THE SEX Pistols and The Clash may get all the glory, The Damned will always have released the first British punk album, but Manchester's Buzzcocks might just have cast a larger, and more longer lasting influence on music.
The term 'indie music', indeed the entire independent ethos- releasing music on an independent label with the concerns being artistically, not comercially driven - stem from actions taken by the Buzzcocks in 1977. After seeing the Sex Pistols play Manchester, the band - Pete Shelly, Steve Diggle, Howard Devoto, and John Maher - recorded their debut EP Spiral Scratch, and released it on their own New Hormones label.
This move was inspirational for many contemporary and later musicians, as it demonstrated how bands did not need large record companies to get their music out to the public; it also inspired others around Britain to start independent labels in the 1980s, leading to the creation of indie music in its guises as both artistic approach and distribution/publishing model - things taken for granted by musicians and music fans today.
It was also the nascent Buzzcocks who encouraged the Sex Pistols to play that Manchester show, organising the gig for them. That show, in late 1976, was vital in helping to spread punk beyond London and bring the new style of music to wider attention. Among those at that concert were future members of Joy Division and The Smiths.
The Buzzcocks were not just culturally influential, but throughout the late 1970s wrote some of the era's finest punk singles, songs that brimmed with clever melodies and catchy choruses, and in their sound, feel, and style, paved the way for the melodic, pop, side of later indie music.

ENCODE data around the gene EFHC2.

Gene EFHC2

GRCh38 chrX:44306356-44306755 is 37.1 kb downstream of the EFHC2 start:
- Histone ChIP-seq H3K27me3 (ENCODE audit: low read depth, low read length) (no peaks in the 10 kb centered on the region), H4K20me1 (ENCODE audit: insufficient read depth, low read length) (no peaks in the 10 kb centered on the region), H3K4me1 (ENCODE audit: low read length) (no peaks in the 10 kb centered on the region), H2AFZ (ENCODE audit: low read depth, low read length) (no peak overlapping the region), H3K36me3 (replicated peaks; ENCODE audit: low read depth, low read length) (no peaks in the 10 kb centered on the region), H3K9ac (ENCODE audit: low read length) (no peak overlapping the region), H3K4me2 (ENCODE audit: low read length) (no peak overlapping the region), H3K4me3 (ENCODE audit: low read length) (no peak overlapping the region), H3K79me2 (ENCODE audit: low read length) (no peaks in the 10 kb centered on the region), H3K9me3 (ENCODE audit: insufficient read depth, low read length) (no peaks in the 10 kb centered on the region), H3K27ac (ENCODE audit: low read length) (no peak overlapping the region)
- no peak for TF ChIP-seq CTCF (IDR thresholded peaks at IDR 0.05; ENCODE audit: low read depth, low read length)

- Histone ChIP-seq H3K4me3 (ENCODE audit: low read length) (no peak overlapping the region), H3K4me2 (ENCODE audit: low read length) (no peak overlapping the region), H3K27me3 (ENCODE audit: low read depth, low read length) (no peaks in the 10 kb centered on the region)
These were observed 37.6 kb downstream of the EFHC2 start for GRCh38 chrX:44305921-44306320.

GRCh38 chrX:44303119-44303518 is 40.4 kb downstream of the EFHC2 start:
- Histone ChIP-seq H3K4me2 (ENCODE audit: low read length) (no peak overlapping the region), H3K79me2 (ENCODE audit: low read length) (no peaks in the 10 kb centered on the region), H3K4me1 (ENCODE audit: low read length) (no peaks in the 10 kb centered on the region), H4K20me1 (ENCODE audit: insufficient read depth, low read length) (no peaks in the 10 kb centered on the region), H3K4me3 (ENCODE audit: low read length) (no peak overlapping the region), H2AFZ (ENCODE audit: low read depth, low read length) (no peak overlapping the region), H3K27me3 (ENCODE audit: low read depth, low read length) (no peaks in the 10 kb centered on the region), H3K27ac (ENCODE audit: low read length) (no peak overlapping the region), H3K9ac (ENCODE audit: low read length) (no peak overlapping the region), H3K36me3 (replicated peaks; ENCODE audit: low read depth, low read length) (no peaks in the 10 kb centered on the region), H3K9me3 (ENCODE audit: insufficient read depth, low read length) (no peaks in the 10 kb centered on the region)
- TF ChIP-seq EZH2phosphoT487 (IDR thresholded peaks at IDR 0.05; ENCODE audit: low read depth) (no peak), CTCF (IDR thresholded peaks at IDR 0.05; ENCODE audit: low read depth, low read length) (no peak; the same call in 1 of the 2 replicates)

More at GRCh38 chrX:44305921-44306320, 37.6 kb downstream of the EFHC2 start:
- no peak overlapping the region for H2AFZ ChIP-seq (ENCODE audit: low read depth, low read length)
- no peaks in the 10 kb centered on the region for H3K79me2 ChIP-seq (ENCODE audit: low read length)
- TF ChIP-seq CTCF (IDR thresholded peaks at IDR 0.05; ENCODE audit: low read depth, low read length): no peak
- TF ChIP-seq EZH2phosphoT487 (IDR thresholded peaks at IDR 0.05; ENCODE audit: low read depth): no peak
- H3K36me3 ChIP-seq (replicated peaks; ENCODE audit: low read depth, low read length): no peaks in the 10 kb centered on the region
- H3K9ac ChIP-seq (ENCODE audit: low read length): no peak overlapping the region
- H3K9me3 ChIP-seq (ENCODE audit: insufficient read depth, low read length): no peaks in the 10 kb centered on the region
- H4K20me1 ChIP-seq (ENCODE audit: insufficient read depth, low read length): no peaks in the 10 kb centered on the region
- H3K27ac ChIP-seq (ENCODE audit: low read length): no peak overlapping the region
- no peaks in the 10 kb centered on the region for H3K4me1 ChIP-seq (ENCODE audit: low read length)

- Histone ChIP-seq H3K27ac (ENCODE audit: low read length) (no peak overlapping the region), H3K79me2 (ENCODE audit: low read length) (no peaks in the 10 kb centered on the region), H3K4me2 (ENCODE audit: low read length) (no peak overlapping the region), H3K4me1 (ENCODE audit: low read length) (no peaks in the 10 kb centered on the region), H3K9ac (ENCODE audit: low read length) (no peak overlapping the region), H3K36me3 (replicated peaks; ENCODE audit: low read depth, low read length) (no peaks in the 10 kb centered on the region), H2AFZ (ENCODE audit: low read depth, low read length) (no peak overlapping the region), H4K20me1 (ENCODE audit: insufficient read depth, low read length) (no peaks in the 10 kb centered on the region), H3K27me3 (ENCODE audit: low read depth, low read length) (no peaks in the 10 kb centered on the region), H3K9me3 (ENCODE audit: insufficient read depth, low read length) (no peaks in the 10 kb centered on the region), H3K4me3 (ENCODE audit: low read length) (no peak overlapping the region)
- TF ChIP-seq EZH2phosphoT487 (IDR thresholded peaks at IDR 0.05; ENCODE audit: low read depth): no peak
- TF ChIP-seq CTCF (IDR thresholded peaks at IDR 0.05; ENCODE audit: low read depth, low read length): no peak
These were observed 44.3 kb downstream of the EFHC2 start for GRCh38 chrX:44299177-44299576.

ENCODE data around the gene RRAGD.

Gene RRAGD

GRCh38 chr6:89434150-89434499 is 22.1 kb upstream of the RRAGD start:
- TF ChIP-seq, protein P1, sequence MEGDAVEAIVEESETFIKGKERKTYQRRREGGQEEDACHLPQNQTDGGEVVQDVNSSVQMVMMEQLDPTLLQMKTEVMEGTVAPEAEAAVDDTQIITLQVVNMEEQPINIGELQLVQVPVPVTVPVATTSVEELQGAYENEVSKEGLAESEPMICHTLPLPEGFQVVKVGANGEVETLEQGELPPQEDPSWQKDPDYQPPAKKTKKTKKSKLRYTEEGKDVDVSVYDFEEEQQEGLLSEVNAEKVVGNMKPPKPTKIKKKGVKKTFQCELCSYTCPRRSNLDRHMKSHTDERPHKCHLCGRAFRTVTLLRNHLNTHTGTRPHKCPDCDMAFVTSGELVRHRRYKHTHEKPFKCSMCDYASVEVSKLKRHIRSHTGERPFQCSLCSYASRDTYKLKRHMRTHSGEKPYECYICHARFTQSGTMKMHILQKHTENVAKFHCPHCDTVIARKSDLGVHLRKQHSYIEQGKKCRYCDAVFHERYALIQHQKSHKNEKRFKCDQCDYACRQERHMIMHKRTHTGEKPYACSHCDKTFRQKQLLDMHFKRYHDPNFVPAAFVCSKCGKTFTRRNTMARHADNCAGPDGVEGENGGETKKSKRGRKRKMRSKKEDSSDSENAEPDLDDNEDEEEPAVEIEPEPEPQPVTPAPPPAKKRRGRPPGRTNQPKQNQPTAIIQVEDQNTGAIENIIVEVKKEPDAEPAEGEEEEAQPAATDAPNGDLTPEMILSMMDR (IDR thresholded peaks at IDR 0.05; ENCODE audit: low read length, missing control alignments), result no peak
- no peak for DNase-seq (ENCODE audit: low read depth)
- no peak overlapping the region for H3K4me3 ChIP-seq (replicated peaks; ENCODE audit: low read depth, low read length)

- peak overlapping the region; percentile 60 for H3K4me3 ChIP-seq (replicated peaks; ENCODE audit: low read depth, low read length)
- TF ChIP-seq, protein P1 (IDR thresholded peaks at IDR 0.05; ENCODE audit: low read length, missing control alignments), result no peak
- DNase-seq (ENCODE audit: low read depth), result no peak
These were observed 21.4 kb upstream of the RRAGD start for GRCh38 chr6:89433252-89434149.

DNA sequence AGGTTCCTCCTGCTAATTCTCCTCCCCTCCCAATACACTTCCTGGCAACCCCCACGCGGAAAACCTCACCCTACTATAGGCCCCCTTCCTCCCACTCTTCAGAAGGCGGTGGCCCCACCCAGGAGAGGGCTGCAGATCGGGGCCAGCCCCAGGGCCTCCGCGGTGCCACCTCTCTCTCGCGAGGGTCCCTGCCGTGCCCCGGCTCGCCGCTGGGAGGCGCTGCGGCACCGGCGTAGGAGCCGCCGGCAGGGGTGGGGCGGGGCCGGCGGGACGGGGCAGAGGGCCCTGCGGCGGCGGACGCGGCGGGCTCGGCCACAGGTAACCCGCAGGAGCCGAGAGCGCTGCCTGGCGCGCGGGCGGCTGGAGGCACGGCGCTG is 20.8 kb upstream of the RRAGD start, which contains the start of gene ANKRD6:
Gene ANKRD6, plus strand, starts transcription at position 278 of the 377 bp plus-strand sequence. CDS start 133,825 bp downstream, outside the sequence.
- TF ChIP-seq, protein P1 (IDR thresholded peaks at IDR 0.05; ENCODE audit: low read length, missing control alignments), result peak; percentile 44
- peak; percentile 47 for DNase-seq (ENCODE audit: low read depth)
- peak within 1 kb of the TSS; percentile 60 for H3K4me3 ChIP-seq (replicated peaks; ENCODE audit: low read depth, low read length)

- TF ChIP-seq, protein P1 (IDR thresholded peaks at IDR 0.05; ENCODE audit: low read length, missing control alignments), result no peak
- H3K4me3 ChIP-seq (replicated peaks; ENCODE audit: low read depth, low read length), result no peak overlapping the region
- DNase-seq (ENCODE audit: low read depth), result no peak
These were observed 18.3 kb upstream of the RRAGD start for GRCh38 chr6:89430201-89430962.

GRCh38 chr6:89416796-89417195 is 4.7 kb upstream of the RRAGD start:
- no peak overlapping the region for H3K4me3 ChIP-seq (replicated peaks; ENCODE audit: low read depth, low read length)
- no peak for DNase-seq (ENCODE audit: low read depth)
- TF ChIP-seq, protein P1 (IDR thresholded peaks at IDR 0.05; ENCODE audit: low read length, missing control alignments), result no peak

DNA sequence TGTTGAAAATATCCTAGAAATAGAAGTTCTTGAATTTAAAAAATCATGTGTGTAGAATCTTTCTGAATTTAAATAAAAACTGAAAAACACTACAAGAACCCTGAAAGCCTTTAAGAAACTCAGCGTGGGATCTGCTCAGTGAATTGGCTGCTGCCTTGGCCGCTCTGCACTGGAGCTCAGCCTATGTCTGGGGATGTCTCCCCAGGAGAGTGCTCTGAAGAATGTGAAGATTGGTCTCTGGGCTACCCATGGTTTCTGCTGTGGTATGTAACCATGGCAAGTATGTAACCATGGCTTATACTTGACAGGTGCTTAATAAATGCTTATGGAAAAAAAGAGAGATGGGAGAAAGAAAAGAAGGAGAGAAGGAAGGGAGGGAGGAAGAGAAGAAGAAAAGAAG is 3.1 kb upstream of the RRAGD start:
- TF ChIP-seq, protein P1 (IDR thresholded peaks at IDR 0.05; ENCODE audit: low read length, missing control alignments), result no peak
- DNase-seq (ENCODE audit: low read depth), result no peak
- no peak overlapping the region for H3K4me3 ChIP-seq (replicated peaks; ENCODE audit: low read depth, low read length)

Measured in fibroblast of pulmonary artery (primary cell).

Their most famous song is the now classic, 'Ever Fallen In Love (With Someone You Shouldn't've )', written by Shelly, while 'I Don't Mind', 'What Do I Get?', and 'Everybody's Happy Nowadays', also penned by Shelly, being also highly regarded. Their songs have been covered by Katy Goodman, Nouvelle Vague, Carter USM, and Therapy?, while Kurt Cobain was also an admirer of the band.
The band initially called it a day in the early 1980s, but reformed in the 1990s. The current line-up features original members Pete Shelly and Steve Diggle, along with bassist Chris Remington and drummer Danny Farrant.
The Buzzcocks 40th Anniversary Tour comes to Strange Brew at the Róisín Dubh on Thursday November 3 at 8pm. Tickets are available at www.roisindubh.net, the Ticket Desk at OMG Zhivago, Shop Street, and The Róisín Dubh.